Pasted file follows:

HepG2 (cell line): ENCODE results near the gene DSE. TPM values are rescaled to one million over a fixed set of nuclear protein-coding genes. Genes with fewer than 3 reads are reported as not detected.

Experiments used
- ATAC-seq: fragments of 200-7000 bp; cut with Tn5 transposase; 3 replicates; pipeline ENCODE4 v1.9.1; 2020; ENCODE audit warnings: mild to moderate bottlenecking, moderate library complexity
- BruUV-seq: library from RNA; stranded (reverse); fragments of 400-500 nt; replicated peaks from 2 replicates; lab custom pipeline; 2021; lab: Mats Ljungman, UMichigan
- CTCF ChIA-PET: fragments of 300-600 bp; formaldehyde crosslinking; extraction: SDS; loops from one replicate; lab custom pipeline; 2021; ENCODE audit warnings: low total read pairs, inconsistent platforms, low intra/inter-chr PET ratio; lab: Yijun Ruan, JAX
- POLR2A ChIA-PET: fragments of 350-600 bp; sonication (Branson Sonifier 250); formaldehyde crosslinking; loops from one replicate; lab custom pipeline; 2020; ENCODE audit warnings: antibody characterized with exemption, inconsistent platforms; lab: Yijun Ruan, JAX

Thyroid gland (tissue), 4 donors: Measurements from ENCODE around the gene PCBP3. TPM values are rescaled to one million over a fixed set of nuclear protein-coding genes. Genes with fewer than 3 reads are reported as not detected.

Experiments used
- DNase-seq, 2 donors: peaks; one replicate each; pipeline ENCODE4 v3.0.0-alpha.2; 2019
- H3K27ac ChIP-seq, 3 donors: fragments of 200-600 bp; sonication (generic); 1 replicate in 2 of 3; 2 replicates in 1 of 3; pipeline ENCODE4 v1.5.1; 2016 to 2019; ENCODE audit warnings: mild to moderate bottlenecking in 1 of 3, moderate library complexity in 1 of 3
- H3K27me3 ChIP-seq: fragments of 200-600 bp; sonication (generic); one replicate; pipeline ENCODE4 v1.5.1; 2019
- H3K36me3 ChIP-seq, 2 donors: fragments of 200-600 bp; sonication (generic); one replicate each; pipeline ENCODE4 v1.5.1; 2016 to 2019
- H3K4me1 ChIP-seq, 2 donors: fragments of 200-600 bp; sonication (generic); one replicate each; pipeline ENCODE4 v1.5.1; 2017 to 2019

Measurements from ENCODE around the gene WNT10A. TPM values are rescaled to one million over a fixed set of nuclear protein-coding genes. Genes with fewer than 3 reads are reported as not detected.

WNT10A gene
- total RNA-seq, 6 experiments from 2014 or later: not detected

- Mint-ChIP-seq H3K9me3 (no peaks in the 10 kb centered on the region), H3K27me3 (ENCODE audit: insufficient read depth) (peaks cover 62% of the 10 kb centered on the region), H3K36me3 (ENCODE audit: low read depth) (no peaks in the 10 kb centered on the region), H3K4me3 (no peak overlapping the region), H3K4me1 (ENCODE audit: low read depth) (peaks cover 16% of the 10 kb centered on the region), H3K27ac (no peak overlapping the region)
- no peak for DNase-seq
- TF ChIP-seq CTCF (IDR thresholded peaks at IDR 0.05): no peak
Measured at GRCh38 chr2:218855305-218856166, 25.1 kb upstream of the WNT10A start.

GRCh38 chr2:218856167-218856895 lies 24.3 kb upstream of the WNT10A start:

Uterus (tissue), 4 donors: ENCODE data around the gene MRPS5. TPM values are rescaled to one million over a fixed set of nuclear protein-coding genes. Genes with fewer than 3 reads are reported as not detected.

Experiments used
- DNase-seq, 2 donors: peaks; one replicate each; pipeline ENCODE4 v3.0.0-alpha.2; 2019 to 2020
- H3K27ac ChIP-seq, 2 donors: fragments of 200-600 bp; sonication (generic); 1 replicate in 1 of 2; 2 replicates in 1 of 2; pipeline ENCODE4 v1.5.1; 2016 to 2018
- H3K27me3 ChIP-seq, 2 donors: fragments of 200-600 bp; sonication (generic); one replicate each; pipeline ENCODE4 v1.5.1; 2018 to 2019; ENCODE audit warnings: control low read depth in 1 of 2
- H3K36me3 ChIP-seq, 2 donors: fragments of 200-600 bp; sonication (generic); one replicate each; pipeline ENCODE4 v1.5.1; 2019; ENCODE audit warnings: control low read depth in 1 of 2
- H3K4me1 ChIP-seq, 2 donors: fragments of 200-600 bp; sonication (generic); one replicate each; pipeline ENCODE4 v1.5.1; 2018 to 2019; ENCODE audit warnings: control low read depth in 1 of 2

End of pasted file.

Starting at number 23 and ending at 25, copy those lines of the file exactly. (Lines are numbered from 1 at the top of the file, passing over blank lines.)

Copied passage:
Experiments used
- DNase-seq, 2 donors: peaks; one replicate each; pipeline ENCODE4 v3.0.0-alpha.2; 2019 to 2020
- H3K27ac ChIP-seq, 2 donors: fragments of 200-600 bp; sonication (generic); 1 replicate in 1 of 2; 2 replicates in 1 of 2; pipeline ENCODE4 v1.5.1; 2016 to 2018